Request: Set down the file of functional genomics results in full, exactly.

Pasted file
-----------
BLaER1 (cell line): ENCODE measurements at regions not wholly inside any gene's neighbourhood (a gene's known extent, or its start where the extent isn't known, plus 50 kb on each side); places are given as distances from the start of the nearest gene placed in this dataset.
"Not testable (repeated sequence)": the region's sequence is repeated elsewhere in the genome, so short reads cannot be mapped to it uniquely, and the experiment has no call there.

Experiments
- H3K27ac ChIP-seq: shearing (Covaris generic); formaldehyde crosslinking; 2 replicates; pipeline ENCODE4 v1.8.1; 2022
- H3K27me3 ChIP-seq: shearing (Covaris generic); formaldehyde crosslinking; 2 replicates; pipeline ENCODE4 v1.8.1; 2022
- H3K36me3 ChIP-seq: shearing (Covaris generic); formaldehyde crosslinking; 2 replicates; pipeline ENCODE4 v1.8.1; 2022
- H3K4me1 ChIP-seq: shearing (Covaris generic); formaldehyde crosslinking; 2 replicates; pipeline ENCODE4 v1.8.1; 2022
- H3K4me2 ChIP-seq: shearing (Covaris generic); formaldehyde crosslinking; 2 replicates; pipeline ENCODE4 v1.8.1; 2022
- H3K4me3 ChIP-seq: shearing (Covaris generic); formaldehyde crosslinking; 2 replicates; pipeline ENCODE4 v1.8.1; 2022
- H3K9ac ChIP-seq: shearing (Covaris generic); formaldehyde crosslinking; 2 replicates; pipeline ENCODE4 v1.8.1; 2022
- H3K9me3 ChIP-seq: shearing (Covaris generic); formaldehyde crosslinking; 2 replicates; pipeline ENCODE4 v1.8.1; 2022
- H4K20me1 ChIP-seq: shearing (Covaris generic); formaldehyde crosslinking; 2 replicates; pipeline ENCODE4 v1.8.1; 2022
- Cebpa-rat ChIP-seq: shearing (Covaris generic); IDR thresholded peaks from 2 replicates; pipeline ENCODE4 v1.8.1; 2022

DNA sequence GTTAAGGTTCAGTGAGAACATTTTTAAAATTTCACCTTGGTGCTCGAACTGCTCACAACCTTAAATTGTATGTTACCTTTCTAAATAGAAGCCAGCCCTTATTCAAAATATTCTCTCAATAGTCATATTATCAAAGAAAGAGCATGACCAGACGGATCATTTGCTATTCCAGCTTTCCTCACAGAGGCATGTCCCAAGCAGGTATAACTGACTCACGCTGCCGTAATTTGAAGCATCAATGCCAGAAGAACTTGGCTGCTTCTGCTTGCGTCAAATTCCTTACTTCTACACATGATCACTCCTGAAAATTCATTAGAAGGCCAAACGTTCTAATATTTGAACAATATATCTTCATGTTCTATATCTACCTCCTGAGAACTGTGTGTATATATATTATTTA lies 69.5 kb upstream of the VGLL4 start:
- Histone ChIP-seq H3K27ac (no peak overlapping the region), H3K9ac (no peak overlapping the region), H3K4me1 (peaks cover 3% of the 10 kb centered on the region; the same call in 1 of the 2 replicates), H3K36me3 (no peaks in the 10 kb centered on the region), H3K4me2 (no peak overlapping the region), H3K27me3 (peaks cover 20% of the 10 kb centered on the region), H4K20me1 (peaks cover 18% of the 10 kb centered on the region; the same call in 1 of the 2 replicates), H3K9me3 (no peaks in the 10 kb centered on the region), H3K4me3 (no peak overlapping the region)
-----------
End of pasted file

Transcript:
BLaER1 (cell line): ENCODE measurements at regions not wholly inside any gene's neighbourhood (a gene's known extent, or its start where the extent isn't known, plus 50 kb on each side); places are given as distances from the start of the nearest gene placed in this dataset.
"Not testable (repeated sequence)": the region's sequence is repeated elsewhere in the genome, so short reads cannot be mapped to it uniquely, and the experiment has no call there.

Experiments
- H3K27ac ChIP-seq: shearing (Covaris generic); formaldehyde crosslinking; 2 replicates; pipeline ENCODE4 v1.8.1; 2022
- H3K27me3 ChIP-seq: shearing (Covaris generic); formaldehyde crosslinking; 2 replicates; pipeline ENCODE4 v1.8.1; 2022
- H3K36me3 ChIP-seq: shearing (Covaris generic); formaldehyde crosslinking; 2 replicates; pipeline ENCODE4 v1.8.1; 2022
- H3K4me1 ChIP-seq: shearing (Covaris generic); formaldehyde crosslinking; 2 replicates; pipeline ENCODE4 v1.8.1; 2022
- H3K4me2 ChIP-seq: shearing (Covaris generic); formaldehyde crosslinking; 2 replicates; pipeline ENCODE4 v1.8.1; 2022
- H3K4me3 ChIP-seq: shearing (Covaris generic); formaldehyde crosslinking; 2 replicates; pipeline ENCODE4 v1.8.1; 2022
- H3K9ac ChIP-seq: shearing (Covaris generic); formaldehyde crosslinking; 2 replicates; pipeline ENCODE4 v1.8.1; 2022
- H3K9me3 ChIP-seq: shearing (Covaris generic); formaldehyde crosslinking; 2 replicates; pipeline ENCODE4 v1.8.1; 2022
- H4K20me1 ChIP-seq: shearing (Covaris generic); formaldehyde crosslinking; 2 replicates; pipeline ENCODE4 v1.8.1; 2022
- Cebpa-rat ChIP-seq: shearing (Covaris generic); IDR thresholded peaks from 2 replicates; pipeline ENCODE4 v1.8.1; 2022

DNA sequence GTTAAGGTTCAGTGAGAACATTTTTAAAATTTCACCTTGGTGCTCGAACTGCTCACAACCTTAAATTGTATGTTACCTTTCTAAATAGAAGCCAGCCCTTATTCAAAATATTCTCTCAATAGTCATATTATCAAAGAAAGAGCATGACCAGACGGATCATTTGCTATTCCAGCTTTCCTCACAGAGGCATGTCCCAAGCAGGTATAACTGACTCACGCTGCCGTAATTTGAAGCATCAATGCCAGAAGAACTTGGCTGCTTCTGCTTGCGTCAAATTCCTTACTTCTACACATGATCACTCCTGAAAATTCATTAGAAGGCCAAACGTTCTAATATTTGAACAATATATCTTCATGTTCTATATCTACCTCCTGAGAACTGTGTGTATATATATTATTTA lies 69.5 kb upstream of the VGLL4 start:
- Histone ChIP-seq H3K27ac (no peak overlapping the region), H3K9ac (no peak overlapping the region), H3K4me1 (peaks cover 3% of the 10 kb centered on the region; the same call in 1 of the 2 replicates), H3K36me3 (no peaks in the 10 kb centered on the region), H3K4me2 (no peak overlapping the region), H3K27me3 (peaks cover 20% of the 10 kb centered on the region), H4K20me1 (peaks cover 18% of the 10 kb centered on the region; the same call in 1 of the 2 replicates), H3K9me3 (no peaks in the 10 kb centered on the region), H3K4me3 (no peak overlapping the region)